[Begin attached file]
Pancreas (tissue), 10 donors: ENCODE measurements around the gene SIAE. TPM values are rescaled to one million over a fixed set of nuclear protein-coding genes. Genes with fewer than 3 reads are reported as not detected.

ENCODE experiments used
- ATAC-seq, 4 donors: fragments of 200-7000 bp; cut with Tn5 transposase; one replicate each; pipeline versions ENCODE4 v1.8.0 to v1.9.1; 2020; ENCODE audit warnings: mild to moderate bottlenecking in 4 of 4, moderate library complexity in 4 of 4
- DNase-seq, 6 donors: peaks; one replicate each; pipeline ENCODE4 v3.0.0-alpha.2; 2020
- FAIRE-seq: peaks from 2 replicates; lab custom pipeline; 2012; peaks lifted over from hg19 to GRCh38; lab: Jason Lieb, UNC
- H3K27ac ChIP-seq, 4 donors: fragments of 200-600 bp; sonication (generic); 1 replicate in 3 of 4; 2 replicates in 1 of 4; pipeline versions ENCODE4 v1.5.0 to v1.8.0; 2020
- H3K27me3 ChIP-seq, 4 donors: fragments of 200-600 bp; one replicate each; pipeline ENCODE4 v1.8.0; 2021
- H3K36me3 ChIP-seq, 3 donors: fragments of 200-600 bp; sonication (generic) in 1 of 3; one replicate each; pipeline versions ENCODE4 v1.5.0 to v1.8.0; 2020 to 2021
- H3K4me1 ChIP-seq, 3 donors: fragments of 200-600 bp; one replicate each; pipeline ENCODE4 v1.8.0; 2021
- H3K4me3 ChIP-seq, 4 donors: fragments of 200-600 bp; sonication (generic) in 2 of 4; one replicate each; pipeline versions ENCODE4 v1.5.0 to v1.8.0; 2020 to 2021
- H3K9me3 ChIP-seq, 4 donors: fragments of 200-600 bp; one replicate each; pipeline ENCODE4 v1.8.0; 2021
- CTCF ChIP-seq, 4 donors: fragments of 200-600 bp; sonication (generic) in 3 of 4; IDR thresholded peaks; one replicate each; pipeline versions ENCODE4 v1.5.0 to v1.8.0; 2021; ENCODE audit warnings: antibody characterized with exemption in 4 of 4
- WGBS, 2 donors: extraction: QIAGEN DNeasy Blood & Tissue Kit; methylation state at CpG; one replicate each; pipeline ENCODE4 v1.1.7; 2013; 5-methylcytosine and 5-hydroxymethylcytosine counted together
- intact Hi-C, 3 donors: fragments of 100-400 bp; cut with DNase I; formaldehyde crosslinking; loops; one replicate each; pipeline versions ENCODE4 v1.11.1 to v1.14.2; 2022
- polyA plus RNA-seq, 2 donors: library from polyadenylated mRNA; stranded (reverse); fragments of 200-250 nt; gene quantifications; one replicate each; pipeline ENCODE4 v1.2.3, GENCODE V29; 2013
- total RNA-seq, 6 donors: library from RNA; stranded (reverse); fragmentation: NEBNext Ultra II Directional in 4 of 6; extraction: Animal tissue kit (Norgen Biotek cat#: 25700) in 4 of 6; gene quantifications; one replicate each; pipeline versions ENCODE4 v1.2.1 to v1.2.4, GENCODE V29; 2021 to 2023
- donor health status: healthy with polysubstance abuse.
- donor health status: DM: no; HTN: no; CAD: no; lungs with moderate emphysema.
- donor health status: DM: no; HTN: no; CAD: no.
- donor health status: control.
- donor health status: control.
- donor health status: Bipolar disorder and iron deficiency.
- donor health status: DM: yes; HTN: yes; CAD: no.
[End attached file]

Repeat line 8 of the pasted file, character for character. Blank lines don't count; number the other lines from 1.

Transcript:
- H3K36me3 ChIP-seq, 3 donors: fragments of 200-600 bp; sonication (generic) in 1 of 3; one replicate each; pipeline versions ENCODE4 v1.5.0 to v1.8.0; 2020 to 2021